Business Brief: Why UNF's Business School Is Among Country's Best

Oct 24, 2016

Credit UNF

For 10 years running, the University of North Florida’s Coggin College of Business has been named one of the best business schools in the country by the Princeton Review.


They do several things very well, which is how you end up on this list for a decade. But what stands out is their small classes and their connections with the local business community, which has made their graduates especially valuable to two large industries in particular: the logistics and transportation industry and the financial services industry.

Something like 700 logistics companies have set up shop in Northeast Florida, from CSX down to small, family-run operations. UNF made logistics a focus of its business curriculum in 2006, and now graduates about 80 business undergrads a year who specialize in logistics.

Dean of the Coggin College, Mark Dawkins, says, about half of UNF students are from Jacksonville, but “seventy-five to 80 percent of the students who graduate from UNF stay local, and so for a company that’s here in Jacksonville, it’s really attractive because more students are going to stay local than are originally from Jacksonville. So that helps the companies that we work with in terms of recruiting.”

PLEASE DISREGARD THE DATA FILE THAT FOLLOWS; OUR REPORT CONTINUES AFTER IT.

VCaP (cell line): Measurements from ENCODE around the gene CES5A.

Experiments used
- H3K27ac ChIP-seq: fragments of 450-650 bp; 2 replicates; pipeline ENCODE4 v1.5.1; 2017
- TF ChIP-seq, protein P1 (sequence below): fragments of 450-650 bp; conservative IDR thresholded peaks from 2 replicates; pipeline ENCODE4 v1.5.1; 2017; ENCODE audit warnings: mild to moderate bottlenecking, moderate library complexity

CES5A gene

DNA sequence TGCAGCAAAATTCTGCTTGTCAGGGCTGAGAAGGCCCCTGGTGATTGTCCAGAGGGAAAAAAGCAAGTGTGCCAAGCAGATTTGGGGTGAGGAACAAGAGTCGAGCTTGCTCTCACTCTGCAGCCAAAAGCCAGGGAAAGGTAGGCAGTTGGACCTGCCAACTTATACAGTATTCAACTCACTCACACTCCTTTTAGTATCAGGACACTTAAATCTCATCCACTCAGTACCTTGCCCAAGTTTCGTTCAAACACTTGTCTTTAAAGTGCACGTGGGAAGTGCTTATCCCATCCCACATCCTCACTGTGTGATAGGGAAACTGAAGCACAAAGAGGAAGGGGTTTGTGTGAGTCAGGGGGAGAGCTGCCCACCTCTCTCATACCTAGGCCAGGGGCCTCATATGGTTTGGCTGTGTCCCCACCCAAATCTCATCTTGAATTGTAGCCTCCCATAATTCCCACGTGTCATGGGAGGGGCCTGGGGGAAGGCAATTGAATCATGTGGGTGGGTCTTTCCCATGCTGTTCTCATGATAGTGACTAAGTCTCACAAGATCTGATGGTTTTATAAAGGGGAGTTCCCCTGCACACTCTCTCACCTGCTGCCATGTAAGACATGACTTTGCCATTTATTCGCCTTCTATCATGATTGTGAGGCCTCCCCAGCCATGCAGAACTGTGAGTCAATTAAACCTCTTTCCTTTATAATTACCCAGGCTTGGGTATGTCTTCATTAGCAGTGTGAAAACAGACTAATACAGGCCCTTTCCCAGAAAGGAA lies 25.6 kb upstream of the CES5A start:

Financial services and finance majors find ready employment with companies like EverBank, Deutsche Bank and Fidelity National Financial.

Overall, the Coggin College has done an excellent job over the years tailoring its curriculum to the needs of the Northeast Florida economy.

And UNF's business school also has strong connections with the business community. For example, when Dead Dawkins arrived in at UNF 16 months ago, he reached out to businesses to ask them what they needed.

“And the companies were telling us that there’s a need for middle-level management talent, and so we created a Master of Science in Management program,” he said.

That's program attracts liberal arts students to try out business, gives them a basic grounding in business concepts, and then steers them toward middle management if it turns out they like business studies.

Dawkins says it’s been effective in meeting the business community’s needs.